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5 of 5 people found the following review helpful By Jeff Hodges on June 20, 2005
Format: Audio CD
Although I know and understand the premise of this series of discs, and have heard a couple of them, I am generally not familiar with the details of the performances. I have never listened to this volume in the series, but my conception of Zappa's work is heavily influenced by the Best Band recordings. In some ways, YCDTOSA 3 feels like home.

These recordings have also been a source of interest in they way that they are structured. Zappa himself states that the live material contains "ABSOLUTELY NO OVER-DUBS", but there is some editing together of separate performances. In some instances, like Zoot Allures and King Kong on disc 2, a single "performance" contains entirely different bands. Now on one hand, it is a testament to both the consistency of Zappa's preparations and his deft hand in the studio. In these cases, one must listen very closely for the seams. The casual listener would probably not even notice them. In the end, Zappa can look at his best performances and create what he might consider a live show that most closely captures his intention. On the other hand, it begs the question of "ABSOLUTELY NO OVER DUBS....". Technically, there are no overdubs, but there is definitely some studio trickery going on. However, we have stated that Zappa conceived of the studio as an instrument in and of itself, and these recordings most definitely show his mastery of the medium.

In the liner notes, Zappa also gives eight criteria for the selecting songs for this series, and number six is whether a given recording has "Conceptual Continuity Clues". I have had an interest in familiarizing myself with this feature of Zappa's repertoire, but as I am becoming more familiar with them, it is getting more difficult to tease out the threads.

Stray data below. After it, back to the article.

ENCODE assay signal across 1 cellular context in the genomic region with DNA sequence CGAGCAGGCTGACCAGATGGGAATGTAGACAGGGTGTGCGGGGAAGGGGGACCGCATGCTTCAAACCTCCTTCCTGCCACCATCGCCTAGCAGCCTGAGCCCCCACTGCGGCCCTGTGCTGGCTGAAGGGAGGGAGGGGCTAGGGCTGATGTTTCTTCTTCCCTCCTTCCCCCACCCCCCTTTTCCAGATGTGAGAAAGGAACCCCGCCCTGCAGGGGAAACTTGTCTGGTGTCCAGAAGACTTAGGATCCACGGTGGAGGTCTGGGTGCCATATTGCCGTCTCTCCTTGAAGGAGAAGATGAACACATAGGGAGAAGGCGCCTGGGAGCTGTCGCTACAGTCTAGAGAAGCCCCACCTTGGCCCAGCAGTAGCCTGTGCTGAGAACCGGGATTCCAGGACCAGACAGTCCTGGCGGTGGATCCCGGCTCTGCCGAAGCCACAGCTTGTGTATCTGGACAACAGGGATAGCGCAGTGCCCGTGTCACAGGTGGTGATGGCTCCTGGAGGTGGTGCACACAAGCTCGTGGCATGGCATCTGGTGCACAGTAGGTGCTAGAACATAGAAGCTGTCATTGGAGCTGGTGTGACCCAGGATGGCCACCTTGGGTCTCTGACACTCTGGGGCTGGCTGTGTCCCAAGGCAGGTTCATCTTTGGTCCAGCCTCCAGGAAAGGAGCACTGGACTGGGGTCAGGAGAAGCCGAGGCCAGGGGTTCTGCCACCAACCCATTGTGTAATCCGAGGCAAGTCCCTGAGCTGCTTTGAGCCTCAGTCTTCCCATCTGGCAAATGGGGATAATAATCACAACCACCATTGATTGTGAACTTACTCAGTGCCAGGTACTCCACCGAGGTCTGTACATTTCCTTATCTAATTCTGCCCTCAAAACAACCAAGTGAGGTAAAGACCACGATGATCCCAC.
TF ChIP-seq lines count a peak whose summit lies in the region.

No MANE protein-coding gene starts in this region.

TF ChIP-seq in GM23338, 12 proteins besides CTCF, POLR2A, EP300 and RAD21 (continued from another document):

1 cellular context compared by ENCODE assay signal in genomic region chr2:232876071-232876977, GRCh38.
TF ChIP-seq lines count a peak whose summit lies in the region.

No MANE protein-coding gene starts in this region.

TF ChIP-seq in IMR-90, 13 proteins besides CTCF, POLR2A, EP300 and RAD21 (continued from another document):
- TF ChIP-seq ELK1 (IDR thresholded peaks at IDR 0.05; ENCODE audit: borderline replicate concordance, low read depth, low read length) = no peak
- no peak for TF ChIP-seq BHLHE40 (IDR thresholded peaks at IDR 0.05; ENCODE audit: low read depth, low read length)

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21 of 27 people found the following review helpful By A Customer on January 23, 2004
Format: Audio CD
To put it up front, this is my least favorite of the You Can't Do That On Stage Anymore series. Most of this volume is dominated by the 1984 band, generally considered by fans, myself included, as one of Zappa's worst tours. With Ike Willis, Ray White, and Bob Harris on board, this tour is pretty much dedicated to exercising vocal muscle. The band was stripped down, a lot of things (like percussion) taken over by synthesizers, rhythm was dumbed down in the material to be more conductive to the heavy guitar playing and vocals, and the tempos were sped up. This probably explains why this sounds like a "song" tour, so to speak, with an abbreviated, poppish sound. In addition, the tour relied heavily on FZ's guitar playing, which would normally be an excellent attribute. Unfortunately, this just wasn't FZ's best guitar year, as is evidenced by the disappointing Guitar album. A lot of these solos sound overwrought and uninspired. They hardly have that beautiful tinge of bold originality and technical experimentation that makes FZ usually so great to listen to.
The first disc is entirely devoted to the '84 tour. SHARLEENA features a 15 year old Dweezil joining his father on stage for the first time, and soloing with him. While Dweezil's playing is impressive considering that he'd only been playing for 2 years, it sounds hopelessly Van Halenish. This track is more interesting as a documentary of a charming father/son moment. BAMBOOZLED BY LOVE is so rhythmically stripped that it clocks into "Owner of a Lonely Heart" at one point. LUCILLE HAS MESSED MY MIND UP has a charming calypsoish feel. ADVANCE ROMANCE is one of my favorite FZ songs, but this is the worst version of it.